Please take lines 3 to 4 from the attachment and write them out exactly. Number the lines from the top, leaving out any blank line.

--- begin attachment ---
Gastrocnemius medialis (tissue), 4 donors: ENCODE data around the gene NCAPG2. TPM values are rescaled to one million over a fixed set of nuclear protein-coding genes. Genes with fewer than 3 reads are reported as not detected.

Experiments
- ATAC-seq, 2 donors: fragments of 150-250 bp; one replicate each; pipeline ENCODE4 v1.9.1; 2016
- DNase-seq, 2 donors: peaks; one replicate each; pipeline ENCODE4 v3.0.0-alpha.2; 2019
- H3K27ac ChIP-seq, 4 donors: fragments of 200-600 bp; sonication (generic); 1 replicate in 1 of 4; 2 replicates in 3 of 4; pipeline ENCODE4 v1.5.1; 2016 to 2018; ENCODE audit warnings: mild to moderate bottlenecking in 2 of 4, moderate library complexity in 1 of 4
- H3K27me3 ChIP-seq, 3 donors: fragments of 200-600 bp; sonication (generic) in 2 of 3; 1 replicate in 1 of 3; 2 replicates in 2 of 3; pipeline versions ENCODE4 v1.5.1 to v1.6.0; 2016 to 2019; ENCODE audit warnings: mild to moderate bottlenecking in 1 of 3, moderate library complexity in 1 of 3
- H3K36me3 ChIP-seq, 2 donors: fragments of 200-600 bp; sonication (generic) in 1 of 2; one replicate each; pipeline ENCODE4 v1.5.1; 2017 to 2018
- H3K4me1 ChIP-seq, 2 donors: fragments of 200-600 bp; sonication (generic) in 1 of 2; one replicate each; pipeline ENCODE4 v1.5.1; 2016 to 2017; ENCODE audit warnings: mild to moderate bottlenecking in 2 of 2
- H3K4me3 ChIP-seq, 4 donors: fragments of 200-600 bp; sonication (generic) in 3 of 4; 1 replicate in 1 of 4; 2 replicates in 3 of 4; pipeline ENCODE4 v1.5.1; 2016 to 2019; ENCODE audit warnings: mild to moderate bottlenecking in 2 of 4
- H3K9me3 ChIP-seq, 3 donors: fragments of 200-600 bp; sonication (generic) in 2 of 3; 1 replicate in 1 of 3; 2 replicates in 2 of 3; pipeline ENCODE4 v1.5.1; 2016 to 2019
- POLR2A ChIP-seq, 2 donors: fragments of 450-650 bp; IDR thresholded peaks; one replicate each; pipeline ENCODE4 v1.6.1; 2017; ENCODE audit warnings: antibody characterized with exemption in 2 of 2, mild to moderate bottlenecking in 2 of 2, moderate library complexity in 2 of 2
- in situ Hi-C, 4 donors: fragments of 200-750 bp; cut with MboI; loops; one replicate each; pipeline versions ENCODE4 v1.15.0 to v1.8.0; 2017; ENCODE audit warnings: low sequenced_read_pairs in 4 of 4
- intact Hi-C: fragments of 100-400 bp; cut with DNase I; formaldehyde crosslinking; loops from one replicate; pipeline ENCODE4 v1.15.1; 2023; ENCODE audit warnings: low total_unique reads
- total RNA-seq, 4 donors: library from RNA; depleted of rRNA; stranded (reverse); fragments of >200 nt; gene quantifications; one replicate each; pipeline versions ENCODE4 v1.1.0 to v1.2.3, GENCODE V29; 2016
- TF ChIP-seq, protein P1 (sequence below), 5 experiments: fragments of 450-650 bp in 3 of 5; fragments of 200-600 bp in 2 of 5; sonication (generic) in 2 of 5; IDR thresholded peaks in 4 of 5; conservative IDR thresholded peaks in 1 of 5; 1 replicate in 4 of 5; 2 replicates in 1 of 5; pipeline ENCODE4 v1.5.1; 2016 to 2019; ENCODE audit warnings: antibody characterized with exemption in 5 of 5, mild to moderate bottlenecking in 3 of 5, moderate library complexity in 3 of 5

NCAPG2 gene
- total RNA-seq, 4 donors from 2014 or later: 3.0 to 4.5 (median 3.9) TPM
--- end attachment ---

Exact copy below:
- ATAC-seq, 2 donors: fragments of 150-250 bp; one replicate each; pipeline ENCODE4 v1.9.1; 2016
- DNase-seq, 2 donors: peaks; one replicate each; pipeline ENCODE4 v3.0.0-alpha.2; 2019